February 2013

The St. Francis Ad Coenaculum monastery reopens to pilgrims

Starting today, 1 February 2013, pilgrims can once again celebrate mass at the church in the Monastery of St. Francis Ad Coenaculum (familiarly known as the Little Cenacle), on Mount Zion, a few steps from the site of the Last Supper.

And the Franciscan friars will be able to return to live in their monastery, now completely refurbished. The initial plan called for renovation of only a part of the structure. But after the first few months of works and removal of asbestos, it became clear that the scope of the project would have to be far wider than initially envisaged. The dedicated and constant attention of the Father President of the monastery and the Bursar of the Custody of the Holy Land allowed the Custody’s Technical Office, which had overall responsibility for carrying out the works, to do whatever was necessary to improve all aspects of the structure in both functional and aesthetic terms.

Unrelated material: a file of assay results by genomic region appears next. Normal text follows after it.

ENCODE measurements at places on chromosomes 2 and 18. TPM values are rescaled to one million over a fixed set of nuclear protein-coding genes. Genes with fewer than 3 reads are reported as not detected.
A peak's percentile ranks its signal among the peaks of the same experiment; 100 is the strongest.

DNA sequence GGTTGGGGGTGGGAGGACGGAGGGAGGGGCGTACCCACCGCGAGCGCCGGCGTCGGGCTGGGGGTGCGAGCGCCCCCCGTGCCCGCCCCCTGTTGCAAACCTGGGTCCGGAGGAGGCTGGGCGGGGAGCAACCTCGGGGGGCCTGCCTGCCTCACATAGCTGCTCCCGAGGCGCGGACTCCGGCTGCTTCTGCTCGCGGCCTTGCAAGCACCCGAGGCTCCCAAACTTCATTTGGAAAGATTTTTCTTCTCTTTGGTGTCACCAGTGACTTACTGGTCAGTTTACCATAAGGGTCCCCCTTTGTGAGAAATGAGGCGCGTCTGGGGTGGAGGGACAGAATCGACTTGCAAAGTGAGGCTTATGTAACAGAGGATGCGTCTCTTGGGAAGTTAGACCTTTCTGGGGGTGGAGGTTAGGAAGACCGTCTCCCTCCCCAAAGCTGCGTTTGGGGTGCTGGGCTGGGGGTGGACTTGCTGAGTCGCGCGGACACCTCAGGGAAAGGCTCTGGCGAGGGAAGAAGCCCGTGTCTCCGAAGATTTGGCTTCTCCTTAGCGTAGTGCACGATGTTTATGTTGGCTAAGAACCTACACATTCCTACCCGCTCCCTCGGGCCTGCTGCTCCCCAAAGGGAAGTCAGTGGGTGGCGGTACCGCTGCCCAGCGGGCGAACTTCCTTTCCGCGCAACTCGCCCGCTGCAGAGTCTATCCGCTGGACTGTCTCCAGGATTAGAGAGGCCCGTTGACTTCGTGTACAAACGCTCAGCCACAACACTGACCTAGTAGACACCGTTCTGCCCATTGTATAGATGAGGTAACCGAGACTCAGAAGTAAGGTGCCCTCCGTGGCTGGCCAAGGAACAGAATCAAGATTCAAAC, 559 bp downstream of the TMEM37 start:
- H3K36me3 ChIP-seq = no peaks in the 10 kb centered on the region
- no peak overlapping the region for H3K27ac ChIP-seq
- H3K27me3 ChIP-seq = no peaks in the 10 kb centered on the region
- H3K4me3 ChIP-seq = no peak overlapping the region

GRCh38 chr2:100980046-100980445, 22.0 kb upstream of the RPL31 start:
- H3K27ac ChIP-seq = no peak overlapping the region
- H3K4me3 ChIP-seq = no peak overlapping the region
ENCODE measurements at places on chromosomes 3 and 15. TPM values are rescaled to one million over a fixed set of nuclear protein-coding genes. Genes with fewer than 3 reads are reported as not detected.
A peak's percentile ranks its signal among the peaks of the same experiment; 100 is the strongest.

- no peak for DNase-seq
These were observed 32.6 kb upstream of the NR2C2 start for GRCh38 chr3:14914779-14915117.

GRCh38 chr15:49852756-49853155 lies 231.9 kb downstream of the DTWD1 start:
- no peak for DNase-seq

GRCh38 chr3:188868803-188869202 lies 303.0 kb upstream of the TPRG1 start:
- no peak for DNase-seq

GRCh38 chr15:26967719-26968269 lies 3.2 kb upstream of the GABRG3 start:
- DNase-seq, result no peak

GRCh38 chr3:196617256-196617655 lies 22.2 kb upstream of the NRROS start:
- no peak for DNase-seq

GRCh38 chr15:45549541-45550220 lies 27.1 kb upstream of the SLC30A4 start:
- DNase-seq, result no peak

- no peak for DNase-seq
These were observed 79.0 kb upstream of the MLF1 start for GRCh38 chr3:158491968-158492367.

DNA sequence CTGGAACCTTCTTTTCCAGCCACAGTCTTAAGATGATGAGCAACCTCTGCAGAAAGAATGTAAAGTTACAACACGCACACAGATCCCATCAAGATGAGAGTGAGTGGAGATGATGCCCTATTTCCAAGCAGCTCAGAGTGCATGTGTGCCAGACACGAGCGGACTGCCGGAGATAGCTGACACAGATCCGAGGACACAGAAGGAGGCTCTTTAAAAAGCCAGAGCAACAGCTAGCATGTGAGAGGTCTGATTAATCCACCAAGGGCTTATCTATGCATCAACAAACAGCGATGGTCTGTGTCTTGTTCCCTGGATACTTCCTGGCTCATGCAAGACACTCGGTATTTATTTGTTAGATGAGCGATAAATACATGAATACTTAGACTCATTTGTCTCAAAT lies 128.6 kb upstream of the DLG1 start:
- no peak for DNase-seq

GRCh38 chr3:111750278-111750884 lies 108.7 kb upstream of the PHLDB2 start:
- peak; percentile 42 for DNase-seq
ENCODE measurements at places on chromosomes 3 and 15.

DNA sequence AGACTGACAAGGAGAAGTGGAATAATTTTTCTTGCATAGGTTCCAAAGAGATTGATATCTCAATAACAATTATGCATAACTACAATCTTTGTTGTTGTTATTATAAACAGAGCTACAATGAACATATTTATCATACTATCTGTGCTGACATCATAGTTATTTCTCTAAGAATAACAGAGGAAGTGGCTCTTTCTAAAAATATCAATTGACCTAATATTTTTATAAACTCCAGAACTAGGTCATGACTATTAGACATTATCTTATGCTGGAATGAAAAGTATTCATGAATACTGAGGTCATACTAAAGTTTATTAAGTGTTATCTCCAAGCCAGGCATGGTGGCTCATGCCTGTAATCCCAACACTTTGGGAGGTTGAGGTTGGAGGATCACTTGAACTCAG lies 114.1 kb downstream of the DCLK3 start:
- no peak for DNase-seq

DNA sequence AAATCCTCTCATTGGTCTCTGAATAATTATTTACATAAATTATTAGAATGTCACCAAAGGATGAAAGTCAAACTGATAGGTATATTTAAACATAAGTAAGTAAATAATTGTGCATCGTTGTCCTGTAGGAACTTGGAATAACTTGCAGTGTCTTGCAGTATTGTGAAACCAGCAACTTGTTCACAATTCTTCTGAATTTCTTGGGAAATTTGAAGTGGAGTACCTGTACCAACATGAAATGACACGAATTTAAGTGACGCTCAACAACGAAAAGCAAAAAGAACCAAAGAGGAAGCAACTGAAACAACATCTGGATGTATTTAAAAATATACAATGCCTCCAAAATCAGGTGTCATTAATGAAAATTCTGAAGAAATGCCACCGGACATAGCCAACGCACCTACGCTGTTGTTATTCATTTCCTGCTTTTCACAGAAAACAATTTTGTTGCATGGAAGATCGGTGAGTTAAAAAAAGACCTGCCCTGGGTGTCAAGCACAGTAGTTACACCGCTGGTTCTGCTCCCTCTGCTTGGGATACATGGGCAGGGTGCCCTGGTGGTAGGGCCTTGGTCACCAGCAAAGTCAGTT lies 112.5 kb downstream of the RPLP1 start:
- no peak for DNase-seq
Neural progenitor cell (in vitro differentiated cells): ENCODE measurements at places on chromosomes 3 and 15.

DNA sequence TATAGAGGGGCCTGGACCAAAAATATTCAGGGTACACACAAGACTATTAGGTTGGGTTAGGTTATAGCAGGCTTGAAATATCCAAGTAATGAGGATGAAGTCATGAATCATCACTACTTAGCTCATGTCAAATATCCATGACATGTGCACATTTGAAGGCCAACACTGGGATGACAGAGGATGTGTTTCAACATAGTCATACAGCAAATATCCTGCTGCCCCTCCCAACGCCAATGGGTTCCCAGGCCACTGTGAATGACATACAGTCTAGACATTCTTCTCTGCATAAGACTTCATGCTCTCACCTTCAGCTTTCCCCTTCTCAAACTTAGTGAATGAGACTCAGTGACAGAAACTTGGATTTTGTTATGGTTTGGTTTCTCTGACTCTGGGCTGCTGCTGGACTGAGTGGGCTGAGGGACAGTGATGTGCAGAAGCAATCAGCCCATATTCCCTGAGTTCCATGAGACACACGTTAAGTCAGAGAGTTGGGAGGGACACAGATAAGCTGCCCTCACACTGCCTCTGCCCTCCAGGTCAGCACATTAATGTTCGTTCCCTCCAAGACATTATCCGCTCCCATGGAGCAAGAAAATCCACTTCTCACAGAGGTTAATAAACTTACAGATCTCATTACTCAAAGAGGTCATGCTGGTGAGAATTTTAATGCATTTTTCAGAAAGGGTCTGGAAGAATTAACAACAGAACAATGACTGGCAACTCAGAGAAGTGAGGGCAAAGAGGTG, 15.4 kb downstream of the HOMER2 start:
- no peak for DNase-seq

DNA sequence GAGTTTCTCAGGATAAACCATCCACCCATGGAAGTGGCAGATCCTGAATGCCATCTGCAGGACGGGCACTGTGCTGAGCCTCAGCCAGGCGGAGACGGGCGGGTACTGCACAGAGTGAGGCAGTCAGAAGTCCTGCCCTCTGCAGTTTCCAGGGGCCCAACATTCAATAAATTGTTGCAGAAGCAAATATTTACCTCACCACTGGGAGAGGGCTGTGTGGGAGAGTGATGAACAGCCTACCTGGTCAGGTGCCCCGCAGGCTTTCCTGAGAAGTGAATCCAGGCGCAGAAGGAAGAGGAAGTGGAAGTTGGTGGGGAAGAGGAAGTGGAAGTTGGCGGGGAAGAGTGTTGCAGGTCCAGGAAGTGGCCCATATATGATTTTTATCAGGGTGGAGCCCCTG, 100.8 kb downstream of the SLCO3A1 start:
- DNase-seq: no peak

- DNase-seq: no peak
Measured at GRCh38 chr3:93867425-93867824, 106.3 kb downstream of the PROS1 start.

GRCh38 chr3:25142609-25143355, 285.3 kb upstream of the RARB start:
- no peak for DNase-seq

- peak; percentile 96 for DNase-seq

Throughout the structure leading-edge technologies were applied, in particular for reducing rising damp (humidity from the ground), while equipment and technical solutions were implemented which provided a marked savings in energy. In addition, the project allowed the recovery of numerous areas that had previously not been used.

Over the coming months works will continue to restore the garden and renovate the lower chapel in the monastery, which will be embellished with stained-glassed windows designed by the Italian artist Michele Canzoneri.

The restoration of the monastery and the reopening of the church allowing services to be held beside the Cenacle, a place of fundamental importance for the numerous pilgrims who come to Jerusalem to follow in the footsteps of the earthly events of Jesus, is part of a larger project entitled “Jerusalem, Stones of Memory. Through this project the Custody of the Holy Land, with the support of ATS pro Terra Sancta, is restoring and maintaining sanctuaries and monasteries, as well as numerous residences for the Christians  of the Holy City.

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